Congratulations to the NEW U.S. Citizens
Shelton, Conn. — U.S. Citizenship and Immigration Services (USCIS) presented 63 individuals to the United States District Court for the District of Connecticut, during two same day naturalization ceremonies at Shelton Intermediate School on Thursday.
At both ceremonies, superintendent of schools Dr. Christopher Clouet and headmaster for Shelton Intermediate School Kenneth Saranich welcomed the citizenship candidates and guests. Musical selections were performed by Shelton Intermediate School’s Viking marching band.
The Honorable Sarah A. L. Merriam, U.S. Magistrate Judge, U.S. District Court for the District of Connecticut presidee over the 9:30 a.m. ceremony and administered the Oath of Allegiance to America’s newest citizens. Keynote remarks were delivered by Shelton Intermediate School’s science curriculum leader, Ernestina Genova.
The 27 citizenship candidates for the morning ceremony originated from the following 16 countries: Albania, Brazil, Canada, Colombia, Dominican Republic, Guatemala, Haiti, India, Jamaica, Republic of Korea, Mexico, Peru, Philippines, Poland, Thailand, and Ukraine.
The Honorable Jeffrey A. Meyer, U.S. District Judge, U.S. District Court for District of Connecticut presided over the 1:30 p.m. ceremony and administered the Oath of Allegiance to America’s newest citizens. Congratulatory remarks were be given by Ernestina Genova and Mark A. Lauretti, Mayor of Shelton.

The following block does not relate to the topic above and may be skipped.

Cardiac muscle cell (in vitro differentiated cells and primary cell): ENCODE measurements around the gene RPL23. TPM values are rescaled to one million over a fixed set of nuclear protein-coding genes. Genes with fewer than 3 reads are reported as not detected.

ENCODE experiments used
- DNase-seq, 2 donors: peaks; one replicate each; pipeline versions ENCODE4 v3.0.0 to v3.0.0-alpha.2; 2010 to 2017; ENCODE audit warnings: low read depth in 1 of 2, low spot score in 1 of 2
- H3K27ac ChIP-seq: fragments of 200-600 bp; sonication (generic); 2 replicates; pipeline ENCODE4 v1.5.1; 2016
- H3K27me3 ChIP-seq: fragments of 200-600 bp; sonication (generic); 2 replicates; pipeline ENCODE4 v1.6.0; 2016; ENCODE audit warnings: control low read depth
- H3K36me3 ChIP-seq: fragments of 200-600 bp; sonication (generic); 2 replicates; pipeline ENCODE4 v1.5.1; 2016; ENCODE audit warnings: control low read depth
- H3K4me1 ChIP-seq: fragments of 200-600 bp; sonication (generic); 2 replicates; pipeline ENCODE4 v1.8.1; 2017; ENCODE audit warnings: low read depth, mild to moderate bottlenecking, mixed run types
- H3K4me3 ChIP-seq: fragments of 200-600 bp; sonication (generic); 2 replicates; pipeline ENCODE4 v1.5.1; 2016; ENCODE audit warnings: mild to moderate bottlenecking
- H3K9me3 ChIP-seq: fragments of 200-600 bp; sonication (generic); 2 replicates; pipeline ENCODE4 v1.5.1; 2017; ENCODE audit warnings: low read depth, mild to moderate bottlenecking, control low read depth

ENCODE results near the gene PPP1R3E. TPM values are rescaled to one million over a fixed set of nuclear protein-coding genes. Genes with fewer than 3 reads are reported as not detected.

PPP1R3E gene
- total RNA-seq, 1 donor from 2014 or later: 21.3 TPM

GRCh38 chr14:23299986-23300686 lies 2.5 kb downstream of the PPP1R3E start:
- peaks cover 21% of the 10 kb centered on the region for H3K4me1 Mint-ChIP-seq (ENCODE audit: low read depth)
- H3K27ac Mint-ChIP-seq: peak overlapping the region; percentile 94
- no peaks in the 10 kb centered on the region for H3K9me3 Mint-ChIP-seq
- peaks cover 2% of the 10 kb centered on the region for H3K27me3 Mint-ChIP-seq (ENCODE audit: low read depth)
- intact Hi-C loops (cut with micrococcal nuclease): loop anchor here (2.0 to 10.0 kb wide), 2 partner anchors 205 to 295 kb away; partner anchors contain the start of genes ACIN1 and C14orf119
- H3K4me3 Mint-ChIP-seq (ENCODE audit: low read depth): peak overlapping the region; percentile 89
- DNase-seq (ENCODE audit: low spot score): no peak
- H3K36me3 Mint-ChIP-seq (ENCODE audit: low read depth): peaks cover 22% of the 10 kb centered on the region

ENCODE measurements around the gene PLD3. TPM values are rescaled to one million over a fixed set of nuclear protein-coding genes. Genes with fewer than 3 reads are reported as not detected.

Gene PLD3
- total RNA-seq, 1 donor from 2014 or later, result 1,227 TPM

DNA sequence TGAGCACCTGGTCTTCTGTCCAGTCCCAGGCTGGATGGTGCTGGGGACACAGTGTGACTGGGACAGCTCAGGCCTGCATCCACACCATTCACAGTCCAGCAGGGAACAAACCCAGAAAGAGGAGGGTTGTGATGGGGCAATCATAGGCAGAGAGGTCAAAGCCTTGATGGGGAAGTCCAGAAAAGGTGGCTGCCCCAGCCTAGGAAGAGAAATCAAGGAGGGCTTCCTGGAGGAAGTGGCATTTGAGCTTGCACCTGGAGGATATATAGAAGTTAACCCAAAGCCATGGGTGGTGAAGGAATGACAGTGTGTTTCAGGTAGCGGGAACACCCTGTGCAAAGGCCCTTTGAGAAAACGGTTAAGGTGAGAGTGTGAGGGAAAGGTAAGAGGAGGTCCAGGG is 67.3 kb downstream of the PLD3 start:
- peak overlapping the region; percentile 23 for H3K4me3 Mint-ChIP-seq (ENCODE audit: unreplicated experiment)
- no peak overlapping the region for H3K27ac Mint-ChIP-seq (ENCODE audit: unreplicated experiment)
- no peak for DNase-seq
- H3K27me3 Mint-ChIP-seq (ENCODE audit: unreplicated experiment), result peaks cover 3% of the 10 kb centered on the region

The 36 citizenship candidates for the afternoon ceremony originated from the following 19 countries: Belarus, Brazil, Chile, People’s Republic of China, Colombia, Dominican Republic, El Salvador, France, Guyana, India, Jamaica, Republic of Korea, Nicaragua, Pakistan, Papua New Guinea, Peru, Poland, Romania, and United Kingdom.
USCIS naturalization ceremonies in Connecticut are judicial ceremonies and with court approval these ceremonies were held at the Shelton Intermediate School for public awareness of the U.S. citizenship process.
Naturalization is the process by which U.S. citizenship is conferred upon foreign citizens or nationals after fulfilling the requirements established by Congress. After naturalization, foreign-born citizens enjoy nearly all the same benefits, rights and responsibilities that the Constitution gives to native-born U.S.citizens, including the right to vote. During fiscal year 2016, just over 750,000 people were naturalized at ceremonies throughout the country and around the world, including 10,250 individuals through the Hartford, Conn. field office.
Valley Regional Adult Education congratulations all the new U.S. citizens!
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